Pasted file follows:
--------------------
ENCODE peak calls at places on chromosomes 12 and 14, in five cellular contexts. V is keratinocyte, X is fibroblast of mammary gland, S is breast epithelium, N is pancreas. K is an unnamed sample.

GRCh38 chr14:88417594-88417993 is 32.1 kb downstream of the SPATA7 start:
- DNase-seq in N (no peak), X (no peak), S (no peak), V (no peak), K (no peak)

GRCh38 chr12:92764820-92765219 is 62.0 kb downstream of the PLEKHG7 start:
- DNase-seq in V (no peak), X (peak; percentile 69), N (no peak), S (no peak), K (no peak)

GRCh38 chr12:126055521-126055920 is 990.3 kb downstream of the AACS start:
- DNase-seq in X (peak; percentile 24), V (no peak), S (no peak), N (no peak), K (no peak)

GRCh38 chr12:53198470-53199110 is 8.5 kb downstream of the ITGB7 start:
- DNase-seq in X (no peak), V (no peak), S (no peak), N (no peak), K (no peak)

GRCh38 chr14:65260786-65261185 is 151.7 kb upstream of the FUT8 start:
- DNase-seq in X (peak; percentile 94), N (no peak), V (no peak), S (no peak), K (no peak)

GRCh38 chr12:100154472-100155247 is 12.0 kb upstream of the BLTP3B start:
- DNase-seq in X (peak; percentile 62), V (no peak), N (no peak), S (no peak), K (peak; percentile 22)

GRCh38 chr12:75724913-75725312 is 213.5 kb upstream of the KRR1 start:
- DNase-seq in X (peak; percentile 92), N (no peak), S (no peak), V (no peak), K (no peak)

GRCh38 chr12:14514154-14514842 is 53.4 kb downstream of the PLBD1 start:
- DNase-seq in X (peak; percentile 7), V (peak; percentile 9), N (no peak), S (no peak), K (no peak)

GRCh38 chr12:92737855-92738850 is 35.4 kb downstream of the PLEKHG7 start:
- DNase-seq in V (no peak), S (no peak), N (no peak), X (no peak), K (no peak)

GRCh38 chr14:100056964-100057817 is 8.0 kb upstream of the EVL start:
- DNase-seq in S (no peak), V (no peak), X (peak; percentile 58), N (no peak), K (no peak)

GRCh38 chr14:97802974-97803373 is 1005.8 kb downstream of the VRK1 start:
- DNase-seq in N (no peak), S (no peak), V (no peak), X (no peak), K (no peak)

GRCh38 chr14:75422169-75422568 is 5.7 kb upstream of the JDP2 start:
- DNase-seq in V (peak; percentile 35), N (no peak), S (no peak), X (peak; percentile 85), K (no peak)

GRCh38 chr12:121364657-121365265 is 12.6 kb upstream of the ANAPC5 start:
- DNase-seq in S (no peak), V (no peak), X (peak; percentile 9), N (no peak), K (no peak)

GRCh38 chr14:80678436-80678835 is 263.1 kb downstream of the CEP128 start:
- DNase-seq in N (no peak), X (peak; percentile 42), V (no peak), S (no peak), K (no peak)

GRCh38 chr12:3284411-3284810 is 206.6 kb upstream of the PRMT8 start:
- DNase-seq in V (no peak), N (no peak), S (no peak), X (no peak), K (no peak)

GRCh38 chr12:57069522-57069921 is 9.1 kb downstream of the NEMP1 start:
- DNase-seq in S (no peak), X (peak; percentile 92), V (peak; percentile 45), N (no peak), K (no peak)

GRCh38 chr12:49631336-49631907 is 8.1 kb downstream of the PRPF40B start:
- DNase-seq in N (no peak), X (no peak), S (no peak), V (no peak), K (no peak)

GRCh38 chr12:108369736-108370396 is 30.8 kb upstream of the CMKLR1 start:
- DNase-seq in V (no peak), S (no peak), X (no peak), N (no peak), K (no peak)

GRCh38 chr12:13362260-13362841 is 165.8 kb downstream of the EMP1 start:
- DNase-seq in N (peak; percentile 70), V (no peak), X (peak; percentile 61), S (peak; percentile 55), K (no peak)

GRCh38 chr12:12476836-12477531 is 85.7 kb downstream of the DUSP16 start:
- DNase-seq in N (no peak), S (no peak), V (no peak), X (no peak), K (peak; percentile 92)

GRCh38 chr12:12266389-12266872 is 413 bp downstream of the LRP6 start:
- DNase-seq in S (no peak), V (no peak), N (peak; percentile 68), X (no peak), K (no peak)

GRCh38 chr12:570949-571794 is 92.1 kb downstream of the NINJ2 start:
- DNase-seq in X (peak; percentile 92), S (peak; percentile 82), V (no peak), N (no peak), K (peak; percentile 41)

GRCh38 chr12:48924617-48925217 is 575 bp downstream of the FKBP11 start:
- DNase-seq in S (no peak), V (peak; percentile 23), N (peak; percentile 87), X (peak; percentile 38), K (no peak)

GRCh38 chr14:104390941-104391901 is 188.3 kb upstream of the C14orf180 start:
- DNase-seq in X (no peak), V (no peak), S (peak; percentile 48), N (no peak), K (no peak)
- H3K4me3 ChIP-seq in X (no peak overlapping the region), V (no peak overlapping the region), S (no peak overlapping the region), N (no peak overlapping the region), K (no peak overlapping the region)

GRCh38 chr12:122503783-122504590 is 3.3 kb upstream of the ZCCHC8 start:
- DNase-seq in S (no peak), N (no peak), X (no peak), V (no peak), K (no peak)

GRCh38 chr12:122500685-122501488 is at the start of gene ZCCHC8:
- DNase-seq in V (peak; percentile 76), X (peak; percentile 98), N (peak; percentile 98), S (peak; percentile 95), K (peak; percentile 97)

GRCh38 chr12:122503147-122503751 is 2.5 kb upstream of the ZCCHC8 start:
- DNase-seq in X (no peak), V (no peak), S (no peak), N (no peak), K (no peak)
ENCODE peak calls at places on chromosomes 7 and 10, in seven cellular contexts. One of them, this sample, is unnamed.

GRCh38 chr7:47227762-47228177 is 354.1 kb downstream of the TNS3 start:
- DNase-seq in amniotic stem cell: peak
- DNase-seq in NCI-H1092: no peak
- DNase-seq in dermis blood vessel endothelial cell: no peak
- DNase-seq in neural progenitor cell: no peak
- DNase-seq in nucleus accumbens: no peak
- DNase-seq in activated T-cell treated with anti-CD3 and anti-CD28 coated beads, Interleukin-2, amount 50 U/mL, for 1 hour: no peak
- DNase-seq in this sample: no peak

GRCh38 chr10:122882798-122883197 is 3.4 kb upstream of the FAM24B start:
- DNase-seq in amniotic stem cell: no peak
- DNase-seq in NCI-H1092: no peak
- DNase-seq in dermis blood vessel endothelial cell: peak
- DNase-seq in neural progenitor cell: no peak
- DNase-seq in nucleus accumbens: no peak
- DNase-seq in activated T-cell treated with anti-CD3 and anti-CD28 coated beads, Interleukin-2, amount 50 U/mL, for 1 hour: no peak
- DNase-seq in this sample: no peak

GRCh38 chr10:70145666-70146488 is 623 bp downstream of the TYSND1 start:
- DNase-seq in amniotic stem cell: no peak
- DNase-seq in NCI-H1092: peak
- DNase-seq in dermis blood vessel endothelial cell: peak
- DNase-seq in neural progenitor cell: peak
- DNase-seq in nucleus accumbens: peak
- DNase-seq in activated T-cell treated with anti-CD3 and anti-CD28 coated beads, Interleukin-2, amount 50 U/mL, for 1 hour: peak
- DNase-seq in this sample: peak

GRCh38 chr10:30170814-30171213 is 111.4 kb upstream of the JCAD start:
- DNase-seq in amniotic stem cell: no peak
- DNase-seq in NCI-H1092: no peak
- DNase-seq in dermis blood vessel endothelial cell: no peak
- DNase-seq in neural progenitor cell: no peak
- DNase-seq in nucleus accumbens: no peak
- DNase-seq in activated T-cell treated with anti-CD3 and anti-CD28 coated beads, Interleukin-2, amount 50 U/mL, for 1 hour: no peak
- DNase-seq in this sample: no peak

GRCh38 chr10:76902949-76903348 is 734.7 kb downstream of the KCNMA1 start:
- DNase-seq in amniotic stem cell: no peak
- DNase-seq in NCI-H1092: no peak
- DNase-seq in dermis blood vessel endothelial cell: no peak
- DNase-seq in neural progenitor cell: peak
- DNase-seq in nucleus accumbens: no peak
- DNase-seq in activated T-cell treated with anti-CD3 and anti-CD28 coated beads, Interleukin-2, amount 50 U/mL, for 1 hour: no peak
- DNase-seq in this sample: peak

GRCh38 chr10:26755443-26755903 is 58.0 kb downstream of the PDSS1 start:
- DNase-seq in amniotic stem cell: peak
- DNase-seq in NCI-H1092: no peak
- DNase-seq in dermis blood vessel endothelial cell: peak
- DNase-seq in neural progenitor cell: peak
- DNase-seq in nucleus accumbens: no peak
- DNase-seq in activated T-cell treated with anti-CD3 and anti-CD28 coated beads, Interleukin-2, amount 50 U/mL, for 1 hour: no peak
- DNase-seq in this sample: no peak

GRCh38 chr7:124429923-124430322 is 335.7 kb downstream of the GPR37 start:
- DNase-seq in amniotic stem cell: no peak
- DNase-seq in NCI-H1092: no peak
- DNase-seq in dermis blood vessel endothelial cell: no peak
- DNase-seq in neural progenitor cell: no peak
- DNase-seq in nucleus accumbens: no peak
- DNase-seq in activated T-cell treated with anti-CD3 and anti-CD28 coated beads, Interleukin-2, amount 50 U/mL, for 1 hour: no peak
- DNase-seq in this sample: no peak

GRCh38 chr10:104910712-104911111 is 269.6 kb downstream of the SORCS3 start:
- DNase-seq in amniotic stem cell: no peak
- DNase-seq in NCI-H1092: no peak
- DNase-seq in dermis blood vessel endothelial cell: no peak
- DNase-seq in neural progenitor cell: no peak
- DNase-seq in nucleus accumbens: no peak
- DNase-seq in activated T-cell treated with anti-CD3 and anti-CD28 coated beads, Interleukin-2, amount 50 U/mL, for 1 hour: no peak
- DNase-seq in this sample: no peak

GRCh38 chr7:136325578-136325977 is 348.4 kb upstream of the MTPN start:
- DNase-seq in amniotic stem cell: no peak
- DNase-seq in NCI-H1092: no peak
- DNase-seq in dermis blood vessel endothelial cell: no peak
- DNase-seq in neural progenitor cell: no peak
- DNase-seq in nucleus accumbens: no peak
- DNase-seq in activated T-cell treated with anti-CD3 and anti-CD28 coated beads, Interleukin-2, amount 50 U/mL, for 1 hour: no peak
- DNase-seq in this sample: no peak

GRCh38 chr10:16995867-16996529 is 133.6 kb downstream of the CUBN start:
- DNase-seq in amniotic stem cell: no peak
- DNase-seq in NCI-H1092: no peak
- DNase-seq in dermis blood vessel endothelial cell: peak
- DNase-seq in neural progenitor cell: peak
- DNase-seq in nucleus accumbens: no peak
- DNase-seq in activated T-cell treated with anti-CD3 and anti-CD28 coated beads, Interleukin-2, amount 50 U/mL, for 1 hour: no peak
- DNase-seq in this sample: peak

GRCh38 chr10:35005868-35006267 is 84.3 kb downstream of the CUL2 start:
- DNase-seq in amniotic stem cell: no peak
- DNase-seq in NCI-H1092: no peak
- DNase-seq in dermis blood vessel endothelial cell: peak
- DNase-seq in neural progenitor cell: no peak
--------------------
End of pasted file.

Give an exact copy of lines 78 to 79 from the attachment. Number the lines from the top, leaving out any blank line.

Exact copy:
- DNase-seq in neural progenitor cell: peak
- DNase-seq in nucleus accumbens: peak